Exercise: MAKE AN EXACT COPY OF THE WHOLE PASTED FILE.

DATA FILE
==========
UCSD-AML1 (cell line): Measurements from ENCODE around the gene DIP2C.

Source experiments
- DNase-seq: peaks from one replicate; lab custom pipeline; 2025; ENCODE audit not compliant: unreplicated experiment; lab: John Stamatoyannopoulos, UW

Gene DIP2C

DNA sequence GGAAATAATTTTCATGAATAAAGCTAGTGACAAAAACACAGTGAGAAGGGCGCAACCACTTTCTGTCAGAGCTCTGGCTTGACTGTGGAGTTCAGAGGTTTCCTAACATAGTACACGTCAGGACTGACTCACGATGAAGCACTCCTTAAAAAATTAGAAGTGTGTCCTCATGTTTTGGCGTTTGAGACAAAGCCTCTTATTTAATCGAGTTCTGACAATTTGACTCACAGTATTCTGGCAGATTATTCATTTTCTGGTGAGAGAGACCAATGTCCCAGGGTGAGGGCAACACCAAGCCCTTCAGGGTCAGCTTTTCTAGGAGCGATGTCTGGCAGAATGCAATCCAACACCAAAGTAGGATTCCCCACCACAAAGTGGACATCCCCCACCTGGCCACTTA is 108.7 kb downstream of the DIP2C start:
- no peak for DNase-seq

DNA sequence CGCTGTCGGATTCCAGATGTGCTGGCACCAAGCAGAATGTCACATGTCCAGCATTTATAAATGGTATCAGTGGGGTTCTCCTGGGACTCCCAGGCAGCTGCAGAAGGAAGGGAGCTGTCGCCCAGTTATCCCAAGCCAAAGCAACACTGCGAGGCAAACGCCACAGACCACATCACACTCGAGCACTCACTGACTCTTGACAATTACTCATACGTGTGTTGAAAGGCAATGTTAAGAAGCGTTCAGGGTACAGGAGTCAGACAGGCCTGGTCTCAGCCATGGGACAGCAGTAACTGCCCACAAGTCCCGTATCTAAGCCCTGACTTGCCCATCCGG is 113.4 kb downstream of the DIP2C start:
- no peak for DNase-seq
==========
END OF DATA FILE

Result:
UCSD-AML1 (cell line): Measurements from ENCODE around the gene DIP2C.

Source experiments
- DNase-seq: peaks from one replicate; lab custom pipeline; 2025; ENCODE audit not compliant: unreplicated experiment; lab: John Stamatoyannopoulos, UW

Gene DIP2C

DNA sequence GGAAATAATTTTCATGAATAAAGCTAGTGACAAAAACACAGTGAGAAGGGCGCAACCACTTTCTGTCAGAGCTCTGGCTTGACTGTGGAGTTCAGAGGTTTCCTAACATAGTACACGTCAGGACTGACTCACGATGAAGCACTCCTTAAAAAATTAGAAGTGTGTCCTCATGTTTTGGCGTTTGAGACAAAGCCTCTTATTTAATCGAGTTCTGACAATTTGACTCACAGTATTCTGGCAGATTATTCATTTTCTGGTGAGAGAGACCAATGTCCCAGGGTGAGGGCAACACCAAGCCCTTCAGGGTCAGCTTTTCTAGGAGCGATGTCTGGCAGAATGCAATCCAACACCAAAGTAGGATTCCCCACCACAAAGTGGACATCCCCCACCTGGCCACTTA is 108.7 kb downstream of the DIP2C start:
- no peak for DNase-seq

DNA sequence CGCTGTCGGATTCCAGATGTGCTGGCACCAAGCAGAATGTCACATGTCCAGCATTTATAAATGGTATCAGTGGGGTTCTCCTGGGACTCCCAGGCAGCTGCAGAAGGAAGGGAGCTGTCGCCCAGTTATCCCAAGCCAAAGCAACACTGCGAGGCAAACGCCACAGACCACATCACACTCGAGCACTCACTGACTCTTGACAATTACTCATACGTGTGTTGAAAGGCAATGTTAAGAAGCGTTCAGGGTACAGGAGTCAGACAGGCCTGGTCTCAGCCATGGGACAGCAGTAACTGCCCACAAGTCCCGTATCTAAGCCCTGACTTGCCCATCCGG is 113.4 kb downstream of the DIP2C start:
- no peak for DNase-seq